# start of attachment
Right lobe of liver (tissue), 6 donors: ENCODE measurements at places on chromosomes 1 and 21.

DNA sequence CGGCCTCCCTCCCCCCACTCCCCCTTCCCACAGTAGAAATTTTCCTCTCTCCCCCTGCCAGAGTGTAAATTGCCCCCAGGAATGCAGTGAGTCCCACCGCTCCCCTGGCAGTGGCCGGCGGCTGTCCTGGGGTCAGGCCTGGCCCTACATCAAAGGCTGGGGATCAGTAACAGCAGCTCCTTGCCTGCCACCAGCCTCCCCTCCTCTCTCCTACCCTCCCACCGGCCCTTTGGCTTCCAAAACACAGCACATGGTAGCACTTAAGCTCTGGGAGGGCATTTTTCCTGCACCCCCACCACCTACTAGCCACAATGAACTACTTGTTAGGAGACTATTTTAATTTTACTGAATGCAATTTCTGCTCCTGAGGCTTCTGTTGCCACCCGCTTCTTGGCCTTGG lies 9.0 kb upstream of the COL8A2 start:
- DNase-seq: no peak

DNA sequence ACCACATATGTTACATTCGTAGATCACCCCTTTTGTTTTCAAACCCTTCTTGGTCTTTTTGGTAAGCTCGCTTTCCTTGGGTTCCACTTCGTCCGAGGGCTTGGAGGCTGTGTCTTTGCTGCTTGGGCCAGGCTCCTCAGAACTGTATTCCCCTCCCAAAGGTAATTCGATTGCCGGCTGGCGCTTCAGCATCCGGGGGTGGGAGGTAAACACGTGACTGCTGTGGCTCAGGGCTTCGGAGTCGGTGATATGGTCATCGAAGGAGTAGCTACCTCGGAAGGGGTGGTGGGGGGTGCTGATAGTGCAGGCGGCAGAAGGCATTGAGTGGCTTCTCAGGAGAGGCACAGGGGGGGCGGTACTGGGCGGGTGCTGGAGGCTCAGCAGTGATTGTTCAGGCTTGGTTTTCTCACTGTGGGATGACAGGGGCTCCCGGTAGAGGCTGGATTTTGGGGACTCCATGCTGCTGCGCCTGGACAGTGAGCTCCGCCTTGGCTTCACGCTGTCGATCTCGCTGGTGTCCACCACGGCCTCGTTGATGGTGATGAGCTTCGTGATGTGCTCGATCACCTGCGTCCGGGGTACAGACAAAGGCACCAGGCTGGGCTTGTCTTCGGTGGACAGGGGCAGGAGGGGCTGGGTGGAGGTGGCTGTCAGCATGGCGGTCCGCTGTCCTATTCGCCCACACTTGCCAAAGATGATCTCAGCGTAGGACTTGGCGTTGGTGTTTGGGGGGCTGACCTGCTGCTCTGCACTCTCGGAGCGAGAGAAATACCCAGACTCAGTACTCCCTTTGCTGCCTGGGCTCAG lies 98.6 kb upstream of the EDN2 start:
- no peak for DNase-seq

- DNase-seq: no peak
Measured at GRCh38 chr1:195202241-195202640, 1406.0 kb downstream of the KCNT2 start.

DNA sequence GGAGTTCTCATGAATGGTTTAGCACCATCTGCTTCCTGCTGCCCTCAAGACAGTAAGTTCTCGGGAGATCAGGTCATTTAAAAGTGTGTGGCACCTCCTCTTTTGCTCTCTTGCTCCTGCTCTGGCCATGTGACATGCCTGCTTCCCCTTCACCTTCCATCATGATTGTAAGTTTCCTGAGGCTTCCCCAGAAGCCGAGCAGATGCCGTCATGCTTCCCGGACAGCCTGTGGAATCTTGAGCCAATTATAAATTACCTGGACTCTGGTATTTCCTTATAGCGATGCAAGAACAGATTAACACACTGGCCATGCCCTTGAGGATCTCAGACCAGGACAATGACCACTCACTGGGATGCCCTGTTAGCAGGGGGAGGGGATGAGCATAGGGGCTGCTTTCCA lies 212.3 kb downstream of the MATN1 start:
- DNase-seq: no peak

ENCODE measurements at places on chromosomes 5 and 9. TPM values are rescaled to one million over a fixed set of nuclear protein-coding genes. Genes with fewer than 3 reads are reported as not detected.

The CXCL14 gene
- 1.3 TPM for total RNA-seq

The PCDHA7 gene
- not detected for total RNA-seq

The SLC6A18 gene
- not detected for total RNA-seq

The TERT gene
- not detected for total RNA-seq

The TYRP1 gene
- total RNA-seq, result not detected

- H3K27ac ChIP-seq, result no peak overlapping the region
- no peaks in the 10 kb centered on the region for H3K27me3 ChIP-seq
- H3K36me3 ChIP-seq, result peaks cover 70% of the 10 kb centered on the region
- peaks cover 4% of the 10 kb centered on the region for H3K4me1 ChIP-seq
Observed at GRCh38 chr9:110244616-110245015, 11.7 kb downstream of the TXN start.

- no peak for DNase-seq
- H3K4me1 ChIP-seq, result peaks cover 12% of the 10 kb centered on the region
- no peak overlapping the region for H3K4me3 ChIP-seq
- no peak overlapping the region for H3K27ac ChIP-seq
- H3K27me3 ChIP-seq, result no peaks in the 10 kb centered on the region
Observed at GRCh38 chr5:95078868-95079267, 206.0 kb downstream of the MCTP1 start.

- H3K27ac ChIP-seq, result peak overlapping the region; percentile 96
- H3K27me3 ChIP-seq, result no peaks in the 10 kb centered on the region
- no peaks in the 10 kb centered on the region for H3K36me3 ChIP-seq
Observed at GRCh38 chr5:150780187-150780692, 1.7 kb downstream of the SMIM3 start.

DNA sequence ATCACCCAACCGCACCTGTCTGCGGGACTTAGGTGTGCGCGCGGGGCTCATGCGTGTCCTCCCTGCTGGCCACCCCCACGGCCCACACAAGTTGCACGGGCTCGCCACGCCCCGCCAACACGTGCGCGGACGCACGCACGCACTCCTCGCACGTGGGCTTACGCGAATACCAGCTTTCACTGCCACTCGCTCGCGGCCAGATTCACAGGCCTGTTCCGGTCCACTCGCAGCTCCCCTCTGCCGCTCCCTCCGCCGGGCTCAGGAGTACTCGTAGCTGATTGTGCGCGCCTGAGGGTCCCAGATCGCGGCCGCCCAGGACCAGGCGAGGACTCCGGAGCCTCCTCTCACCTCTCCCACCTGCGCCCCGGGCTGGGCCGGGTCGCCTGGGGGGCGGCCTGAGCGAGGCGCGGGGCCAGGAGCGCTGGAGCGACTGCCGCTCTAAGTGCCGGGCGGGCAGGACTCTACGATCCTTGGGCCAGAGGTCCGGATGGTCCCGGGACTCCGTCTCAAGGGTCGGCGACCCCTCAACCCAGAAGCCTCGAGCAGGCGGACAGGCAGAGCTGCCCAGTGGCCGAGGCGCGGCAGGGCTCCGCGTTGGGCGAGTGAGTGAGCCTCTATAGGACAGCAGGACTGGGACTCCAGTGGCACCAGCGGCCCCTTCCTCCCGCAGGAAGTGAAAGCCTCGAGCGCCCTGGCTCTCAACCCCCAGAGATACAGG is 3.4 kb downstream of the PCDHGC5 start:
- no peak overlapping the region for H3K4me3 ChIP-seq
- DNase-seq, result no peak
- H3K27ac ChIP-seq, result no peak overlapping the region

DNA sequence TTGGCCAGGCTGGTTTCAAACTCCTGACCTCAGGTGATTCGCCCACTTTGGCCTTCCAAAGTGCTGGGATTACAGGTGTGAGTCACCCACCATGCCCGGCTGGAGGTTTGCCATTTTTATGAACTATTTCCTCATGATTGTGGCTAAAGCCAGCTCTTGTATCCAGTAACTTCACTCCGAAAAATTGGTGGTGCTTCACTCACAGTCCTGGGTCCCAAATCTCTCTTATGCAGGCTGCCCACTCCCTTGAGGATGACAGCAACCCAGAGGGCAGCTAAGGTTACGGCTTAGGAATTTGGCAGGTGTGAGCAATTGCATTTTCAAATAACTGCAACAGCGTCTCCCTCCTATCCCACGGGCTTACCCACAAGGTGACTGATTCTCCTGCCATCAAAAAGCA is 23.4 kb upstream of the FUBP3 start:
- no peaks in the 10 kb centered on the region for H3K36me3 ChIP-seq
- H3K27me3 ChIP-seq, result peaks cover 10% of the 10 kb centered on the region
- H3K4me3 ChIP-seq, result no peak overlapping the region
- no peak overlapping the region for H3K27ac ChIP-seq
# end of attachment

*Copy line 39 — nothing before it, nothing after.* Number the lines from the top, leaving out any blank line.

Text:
- H3K27ac ChIP-seq, result no peak overlapping the region